Letter from the Chair
Let me echo my last year’s letter: Whew! It’s been quite a year (again!). We interviewed 12 candidates for positions in Sociology and hired four (again!). The annual Rosenberg forum, this year with Mary Waters on the aftermath of Hurricane Katrina, was a great success (again!). And we look forward to our second Annual William Form Alumni Lecture, this year with Liana Sayer from Ohio State University, a 2001 Ph.D. from Maryland.
But we didn’t just repeat past successes: new accomplishments provided the most excitement. Graduate students organized the conference “Theorizing the Web,” drawing some two hundred participants to College Park and featuring noted speakers danah boyd, Saskia Sassen, and our own George Ritzer. Comparative and theory specialty areas joined to form a new graduate concentration in “globalizing theory”. Second year papers have now fully replaced master’s theses as an early focal point for the graduate student experience. More of our graduate students are getting published even before embarking on their dissertation research.
And new efforts are underway that promise an exciting future. David Segal, Meredith Kleykamp, and other colleagues are in the early phase of developing a longitudinal survey of how today’s military and veterans (and their family’s) are adjusting to 21st century deployments. Environmental sociology has emerged as a new strength of Maryland Sociology; Dana Fisher and colleagues are developing a new Center for Society and the Environment. A cluster of Maryland sociologists with interests in social networks are collaborating with computer scientists to build an interdisciplinary group to study how networks form around the internet.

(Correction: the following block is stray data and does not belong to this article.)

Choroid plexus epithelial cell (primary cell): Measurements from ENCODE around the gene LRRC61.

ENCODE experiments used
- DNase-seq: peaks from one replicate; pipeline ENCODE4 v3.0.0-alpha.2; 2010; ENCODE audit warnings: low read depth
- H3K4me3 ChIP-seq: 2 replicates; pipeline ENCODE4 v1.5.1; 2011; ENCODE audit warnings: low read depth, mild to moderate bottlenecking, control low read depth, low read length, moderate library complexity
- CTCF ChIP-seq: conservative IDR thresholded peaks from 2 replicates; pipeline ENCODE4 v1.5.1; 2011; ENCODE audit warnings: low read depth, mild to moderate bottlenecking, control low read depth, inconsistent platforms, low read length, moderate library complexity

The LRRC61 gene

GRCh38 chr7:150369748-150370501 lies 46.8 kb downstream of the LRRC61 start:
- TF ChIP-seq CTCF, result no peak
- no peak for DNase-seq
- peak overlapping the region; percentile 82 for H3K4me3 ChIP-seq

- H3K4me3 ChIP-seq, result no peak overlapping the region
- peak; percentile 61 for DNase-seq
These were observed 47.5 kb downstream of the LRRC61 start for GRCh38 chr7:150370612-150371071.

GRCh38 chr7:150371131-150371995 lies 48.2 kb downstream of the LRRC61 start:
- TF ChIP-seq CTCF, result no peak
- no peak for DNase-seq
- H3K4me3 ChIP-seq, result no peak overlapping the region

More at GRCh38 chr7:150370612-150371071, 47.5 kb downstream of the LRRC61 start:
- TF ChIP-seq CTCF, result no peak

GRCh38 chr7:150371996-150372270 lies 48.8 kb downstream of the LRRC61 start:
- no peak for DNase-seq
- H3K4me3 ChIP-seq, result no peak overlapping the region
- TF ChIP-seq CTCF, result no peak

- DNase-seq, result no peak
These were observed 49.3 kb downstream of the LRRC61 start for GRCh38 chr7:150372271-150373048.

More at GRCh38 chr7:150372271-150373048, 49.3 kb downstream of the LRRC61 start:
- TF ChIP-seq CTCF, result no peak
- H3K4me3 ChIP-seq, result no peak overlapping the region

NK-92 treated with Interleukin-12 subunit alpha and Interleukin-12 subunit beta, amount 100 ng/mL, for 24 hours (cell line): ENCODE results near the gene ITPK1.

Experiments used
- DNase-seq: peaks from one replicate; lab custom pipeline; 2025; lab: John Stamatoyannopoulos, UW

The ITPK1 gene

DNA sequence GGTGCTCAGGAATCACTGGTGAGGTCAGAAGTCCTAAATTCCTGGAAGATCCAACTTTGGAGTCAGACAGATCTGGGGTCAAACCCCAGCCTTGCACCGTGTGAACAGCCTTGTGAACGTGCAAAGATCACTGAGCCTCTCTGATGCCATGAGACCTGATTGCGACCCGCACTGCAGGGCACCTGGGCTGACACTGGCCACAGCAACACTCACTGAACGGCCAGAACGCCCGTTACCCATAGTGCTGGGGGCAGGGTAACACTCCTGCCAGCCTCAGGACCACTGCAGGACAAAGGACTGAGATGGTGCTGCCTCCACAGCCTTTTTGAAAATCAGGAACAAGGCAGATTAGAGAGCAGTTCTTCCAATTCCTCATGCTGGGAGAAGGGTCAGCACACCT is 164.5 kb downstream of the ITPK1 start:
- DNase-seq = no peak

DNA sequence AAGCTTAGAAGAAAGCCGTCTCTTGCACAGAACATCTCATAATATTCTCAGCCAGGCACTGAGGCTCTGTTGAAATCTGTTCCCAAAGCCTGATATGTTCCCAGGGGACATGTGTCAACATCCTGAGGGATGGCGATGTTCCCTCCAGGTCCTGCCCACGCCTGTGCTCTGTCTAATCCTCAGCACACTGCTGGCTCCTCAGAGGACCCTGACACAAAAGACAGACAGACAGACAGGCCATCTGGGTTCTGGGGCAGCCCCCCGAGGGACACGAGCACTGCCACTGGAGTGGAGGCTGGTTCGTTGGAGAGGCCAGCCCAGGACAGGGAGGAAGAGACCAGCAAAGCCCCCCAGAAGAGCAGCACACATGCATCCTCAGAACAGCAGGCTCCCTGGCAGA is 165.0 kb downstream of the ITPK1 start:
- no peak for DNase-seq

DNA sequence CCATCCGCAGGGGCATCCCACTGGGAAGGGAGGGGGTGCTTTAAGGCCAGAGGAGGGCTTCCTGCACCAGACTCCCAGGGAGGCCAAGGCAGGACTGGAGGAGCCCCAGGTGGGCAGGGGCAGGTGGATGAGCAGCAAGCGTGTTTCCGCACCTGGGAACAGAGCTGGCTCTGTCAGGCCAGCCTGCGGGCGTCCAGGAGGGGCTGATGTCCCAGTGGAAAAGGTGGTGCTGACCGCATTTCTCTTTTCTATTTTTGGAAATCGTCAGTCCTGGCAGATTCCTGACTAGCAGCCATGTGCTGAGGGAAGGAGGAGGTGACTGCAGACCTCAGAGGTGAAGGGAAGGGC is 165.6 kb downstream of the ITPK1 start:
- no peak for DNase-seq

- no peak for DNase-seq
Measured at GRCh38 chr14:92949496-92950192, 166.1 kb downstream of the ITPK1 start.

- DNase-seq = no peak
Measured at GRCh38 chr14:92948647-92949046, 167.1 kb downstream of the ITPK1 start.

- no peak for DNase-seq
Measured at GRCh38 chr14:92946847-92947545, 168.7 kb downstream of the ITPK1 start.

Awards for Maryland faculty and graduate students continue to flow in. We started the year with Harriet Presser’s Jessie Bernard award at ASA. John Robinson received the William F. Ogburn Career Achievement Award from the Communications and IT section of ASA. Also at ASA, Meredith Kleykamp won an outstanding article award and Patricio Korzeniewicz won an outstanding book award (for his Unveiling Inequality). And at this May’s BSOS awards, Mini Rajan won the Outstanding Staff Award; Chris Andrews, the Excellence in Teaching Award for lecturers; Paul Dean, the Excellence in Teaching Award for Graduate Student instructors; and Gheda Temsah, the George M. Phillips Award for graduate student research on topics of public concern.Alongside these awards and new initiatives, we also have some bittersweet moments. Joe Lengermann, long the steadfast core of Maryland Sociology, retires this year. Joe has helped build our department since 1967. That long and effective service was recognized by his award of the Dean’s Medal this year. As Dean Townshend noted at the ceremonies, Sociology without Joe Lengermann seems unthinkable. All of us will miss his steady presence, but nobody more than the person who sits in the Chair’s office. We wish him godspeed and trust he will not be a stranger in his well-earned retirement.